Forests need protection
Forests are sources of food, shelter, fuel, clothing and medicines for many people worldwide. According to the UN Food and Agriculture Organization (FAO), 60 million indigenous people depend almost entirely on forests for survival, while 300 million people live in or around forests, and more than 1.6 billion people depend on forests for different reasons.
However, it may not be safe to depend on forests for survival and livelihoods. Over half of the tropical forests worldwide have been destroyed since the 1960s. Every second, more than one hectare of tropical forests is cut down or drastically degraded, according to the World Wide Fund for Nature (WWF), the international non-governmental organisation.
In Sub-Sahara Africa, Benin faces an accelerated loss of forest. According to the National Center for Remote Sensing and Ecological Monitoring (CENATEL), agricultural extension is driving the high conversion of forests and other natural ecosystems to farm land.
“In the space of 35 years, Benin has lost about 48 % of its dense forests,” says Luc Gnacadja, Benin’s former Minister of Environment. Not even one percent of the territory are still covered by forests.
The law protects various trees. They may not be cut, loped, grubbed or mutilated. These rules apply to slow-growing tree species that are needed for scientific or medicinal purposes, for example, as well as for many other classified species.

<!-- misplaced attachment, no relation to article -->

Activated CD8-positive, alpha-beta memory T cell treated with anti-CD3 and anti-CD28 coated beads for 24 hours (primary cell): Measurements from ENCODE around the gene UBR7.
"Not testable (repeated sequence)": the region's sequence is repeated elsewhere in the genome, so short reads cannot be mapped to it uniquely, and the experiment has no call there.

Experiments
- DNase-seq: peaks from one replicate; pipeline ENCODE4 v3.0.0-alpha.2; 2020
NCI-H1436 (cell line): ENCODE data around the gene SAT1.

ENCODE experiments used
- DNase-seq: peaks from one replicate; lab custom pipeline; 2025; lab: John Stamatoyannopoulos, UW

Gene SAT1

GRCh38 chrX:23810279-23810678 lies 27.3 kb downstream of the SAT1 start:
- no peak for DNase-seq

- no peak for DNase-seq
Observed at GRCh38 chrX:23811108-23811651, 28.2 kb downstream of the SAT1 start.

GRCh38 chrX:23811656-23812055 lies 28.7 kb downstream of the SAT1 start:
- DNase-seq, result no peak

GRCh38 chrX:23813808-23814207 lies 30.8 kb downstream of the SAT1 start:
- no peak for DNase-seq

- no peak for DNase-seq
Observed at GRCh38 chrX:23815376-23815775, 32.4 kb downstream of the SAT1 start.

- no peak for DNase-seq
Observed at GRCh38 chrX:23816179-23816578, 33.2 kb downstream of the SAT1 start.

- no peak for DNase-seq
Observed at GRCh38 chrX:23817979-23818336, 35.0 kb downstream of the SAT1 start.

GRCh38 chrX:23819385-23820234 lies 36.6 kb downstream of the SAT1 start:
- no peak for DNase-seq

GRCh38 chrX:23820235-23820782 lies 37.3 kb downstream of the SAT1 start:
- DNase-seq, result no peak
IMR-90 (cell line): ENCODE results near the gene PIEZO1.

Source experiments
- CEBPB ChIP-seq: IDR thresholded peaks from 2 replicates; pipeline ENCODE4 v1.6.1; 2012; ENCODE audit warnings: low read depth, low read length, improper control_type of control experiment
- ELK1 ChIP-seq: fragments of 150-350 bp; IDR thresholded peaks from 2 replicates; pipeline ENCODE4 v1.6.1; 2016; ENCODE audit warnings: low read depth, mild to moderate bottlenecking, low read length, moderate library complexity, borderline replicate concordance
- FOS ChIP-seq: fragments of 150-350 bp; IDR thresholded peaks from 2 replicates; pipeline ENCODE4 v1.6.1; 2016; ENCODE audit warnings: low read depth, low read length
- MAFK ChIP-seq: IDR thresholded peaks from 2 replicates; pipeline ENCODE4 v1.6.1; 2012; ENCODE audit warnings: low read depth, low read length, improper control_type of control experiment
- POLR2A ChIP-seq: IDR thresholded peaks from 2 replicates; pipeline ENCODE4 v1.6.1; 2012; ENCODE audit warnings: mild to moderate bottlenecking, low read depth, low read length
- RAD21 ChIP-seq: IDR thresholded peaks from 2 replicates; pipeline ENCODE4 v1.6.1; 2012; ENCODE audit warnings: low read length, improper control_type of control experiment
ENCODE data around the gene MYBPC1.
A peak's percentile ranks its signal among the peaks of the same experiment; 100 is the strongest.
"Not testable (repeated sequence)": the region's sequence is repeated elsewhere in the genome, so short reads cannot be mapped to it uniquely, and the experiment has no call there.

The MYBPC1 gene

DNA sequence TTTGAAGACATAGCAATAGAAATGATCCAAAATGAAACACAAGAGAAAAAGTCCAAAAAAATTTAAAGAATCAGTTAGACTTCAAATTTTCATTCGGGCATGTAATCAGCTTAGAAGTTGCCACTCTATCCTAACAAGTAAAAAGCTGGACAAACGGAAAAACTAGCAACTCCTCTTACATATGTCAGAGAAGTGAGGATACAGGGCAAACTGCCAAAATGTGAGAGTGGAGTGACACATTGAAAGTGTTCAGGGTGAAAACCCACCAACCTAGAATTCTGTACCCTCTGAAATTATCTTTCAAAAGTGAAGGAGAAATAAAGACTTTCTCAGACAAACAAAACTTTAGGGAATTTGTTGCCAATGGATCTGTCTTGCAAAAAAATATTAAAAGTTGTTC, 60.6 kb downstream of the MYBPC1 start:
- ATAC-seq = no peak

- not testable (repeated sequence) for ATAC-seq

“Despite these protective measures, 70 % of the people living in the rural areas cut wood for survival,” explains Romuald Djivohessou, an environment engineer and inventor based at Akpro-Missérété. To save the forests, Djivohessou invented an economical and pollution-free oven. It is made of recycled scrap and functions with solar energy and biomass. It costs FCFA 55,000 ($ 100). “The hardest thing is to convince people to buy the ovens,” laments Djivohessou. Most people are too poor to afford it, so they keep cutting down trees for firewood.
“In Benin, four households out of five use firewood,” says Loukman Diallo, an environmental consultant. He estimates that households burn an amount of wood that is equivalent to 70,000 hectares of forest every year. “Even the sacred forests are not spared from this destruction,” the expert adds. Only few sacred forests are protected by law. Examples are the Igbo Oro forest located at Ifangni near the border to Nigeria and Kpassè forest near the coastal town Ouidah.
Authorities organise regular sensitisation campaigns. In this context, 5,000 teak seedlings were planted in 2018.
Ibrahim Orèd’Ola Falola is a journalist from Benin. He currently lives in Nouakchott, Mauritania.